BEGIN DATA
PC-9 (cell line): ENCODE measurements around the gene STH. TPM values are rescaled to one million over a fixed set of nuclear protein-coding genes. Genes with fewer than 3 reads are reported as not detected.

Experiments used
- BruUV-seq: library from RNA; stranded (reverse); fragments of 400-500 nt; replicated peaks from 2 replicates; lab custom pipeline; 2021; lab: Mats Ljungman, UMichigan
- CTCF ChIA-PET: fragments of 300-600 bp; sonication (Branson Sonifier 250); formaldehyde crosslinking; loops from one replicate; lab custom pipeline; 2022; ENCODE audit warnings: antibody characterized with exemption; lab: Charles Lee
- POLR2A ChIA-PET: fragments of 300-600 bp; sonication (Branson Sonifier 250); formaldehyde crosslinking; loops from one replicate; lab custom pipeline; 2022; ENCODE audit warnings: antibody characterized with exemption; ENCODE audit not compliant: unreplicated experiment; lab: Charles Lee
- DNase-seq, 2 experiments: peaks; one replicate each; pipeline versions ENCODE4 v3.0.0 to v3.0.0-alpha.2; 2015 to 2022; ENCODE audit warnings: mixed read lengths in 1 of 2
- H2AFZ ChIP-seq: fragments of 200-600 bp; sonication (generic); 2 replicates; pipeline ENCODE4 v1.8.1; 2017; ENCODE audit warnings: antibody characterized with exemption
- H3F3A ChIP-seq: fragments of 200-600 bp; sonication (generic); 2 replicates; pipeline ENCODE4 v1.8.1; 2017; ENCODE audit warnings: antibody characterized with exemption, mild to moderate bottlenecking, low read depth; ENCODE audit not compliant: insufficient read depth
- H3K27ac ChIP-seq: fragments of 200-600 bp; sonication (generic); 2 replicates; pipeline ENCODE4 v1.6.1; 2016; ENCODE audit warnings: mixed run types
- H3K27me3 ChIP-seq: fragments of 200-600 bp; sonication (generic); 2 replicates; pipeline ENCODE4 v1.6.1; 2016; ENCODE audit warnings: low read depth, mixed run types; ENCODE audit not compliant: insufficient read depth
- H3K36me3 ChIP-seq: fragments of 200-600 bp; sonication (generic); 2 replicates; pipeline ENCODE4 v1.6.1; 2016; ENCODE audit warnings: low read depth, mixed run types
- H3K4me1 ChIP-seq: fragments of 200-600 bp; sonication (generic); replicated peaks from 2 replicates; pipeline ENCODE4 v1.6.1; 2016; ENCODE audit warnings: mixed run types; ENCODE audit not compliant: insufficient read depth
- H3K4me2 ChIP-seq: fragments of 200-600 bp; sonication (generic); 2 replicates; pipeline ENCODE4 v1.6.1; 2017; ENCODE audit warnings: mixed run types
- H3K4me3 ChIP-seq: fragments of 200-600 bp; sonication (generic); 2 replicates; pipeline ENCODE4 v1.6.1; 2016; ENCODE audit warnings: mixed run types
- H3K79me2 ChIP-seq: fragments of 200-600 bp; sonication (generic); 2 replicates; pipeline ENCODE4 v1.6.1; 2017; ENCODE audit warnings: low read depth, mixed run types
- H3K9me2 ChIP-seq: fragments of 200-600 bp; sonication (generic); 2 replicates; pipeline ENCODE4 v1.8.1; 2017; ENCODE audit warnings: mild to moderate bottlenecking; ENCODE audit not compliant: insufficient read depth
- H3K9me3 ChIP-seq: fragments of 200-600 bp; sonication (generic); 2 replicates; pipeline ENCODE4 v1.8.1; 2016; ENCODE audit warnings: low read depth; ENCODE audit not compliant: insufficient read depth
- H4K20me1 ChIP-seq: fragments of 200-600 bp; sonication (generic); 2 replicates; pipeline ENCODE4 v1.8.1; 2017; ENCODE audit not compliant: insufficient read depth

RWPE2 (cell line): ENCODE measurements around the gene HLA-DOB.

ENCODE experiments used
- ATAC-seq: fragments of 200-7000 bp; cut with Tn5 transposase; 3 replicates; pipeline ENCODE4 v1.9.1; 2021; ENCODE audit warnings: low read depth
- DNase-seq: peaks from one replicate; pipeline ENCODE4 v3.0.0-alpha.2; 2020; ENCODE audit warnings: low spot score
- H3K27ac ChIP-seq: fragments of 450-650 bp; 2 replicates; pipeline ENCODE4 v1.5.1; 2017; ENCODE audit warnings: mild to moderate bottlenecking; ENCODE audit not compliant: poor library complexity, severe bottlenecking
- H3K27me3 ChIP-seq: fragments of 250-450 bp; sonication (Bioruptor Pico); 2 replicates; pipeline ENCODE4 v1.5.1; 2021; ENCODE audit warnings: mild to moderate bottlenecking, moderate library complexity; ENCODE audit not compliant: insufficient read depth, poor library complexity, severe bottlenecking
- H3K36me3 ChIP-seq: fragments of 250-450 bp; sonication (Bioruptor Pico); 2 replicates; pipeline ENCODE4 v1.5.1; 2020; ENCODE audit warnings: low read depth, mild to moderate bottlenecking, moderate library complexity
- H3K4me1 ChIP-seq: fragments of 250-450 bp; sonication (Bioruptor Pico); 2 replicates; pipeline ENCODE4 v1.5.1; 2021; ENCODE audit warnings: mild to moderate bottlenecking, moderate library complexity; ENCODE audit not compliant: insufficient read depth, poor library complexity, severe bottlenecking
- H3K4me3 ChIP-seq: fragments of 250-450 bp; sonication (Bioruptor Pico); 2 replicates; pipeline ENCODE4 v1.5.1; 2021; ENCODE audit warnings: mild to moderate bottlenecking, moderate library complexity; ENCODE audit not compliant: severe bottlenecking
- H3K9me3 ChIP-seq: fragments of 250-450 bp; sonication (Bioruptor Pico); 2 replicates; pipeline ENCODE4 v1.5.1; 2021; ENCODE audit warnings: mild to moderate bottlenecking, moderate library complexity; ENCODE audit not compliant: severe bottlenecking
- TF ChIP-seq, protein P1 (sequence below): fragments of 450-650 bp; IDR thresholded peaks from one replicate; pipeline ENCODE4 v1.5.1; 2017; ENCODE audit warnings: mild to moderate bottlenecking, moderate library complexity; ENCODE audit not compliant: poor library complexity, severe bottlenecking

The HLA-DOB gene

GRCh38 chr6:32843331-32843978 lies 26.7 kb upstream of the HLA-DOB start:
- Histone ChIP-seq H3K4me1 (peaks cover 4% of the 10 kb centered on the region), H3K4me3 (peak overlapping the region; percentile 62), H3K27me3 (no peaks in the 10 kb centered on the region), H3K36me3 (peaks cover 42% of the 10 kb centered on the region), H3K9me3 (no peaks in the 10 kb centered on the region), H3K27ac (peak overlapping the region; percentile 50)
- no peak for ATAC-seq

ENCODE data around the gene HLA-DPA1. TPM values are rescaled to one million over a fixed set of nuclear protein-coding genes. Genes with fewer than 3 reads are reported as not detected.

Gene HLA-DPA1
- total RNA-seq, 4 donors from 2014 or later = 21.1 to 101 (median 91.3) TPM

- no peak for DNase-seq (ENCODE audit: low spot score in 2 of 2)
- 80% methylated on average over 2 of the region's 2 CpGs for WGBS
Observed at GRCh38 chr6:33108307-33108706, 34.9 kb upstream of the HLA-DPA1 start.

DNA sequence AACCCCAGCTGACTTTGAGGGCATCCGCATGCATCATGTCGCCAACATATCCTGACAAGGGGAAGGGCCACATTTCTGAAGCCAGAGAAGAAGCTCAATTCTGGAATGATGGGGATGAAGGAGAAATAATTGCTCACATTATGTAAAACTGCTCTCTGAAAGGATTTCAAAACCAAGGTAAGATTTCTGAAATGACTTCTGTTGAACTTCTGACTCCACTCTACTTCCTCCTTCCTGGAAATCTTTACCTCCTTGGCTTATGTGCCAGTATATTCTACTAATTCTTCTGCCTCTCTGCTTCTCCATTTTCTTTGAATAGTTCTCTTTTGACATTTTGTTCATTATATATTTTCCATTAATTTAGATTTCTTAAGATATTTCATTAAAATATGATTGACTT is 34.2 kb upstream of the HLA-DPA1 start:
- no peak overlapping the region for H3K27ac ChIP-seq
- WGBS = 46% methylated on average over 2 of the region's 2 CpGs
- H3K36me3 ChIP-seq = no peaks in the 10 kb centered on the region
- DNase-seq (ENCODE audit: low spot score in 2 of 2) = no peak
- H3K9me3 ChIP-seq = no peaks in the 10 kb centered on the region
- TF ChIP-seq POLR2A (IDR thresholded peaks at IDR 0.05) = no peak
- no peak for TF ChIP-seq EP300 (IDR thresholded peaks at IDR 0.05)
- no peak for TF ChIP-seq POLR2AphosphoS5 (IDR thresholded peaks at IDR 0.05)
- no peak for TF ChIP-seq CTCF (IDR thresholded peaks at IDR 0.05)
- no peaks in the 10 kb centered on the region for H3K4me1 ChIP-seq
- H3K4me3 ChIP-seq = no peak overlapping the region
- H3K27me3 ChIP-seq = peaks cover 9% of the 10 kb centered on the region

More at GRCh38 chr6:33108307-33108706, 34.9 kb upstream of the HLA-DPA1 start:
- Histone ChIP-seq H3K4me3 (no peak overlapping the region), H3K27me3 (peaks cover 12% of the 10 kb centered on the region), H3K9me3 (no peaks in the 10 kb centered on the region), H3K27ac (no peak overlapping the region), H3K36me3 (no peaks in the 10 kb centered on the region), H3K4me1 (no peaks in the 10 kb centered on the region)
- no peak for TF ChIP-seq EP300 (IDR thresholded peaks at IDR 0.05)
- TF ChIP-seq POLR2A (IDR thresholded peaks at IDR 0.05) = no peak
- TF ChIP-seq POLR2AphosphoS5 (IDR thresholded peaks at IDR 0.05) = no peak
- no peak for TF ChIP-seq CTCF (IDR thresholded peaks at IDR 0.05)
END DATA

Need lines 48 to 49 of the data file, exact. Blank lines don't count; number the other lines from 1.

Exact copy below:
- no peak for TF ChIP-seq POLR2AphosphoS5 (IDR thresholded peaks at IDR 0.05)
- no peak for TF ChIP-seq CTCF (IDR thresholded peaks at IDR 0.05)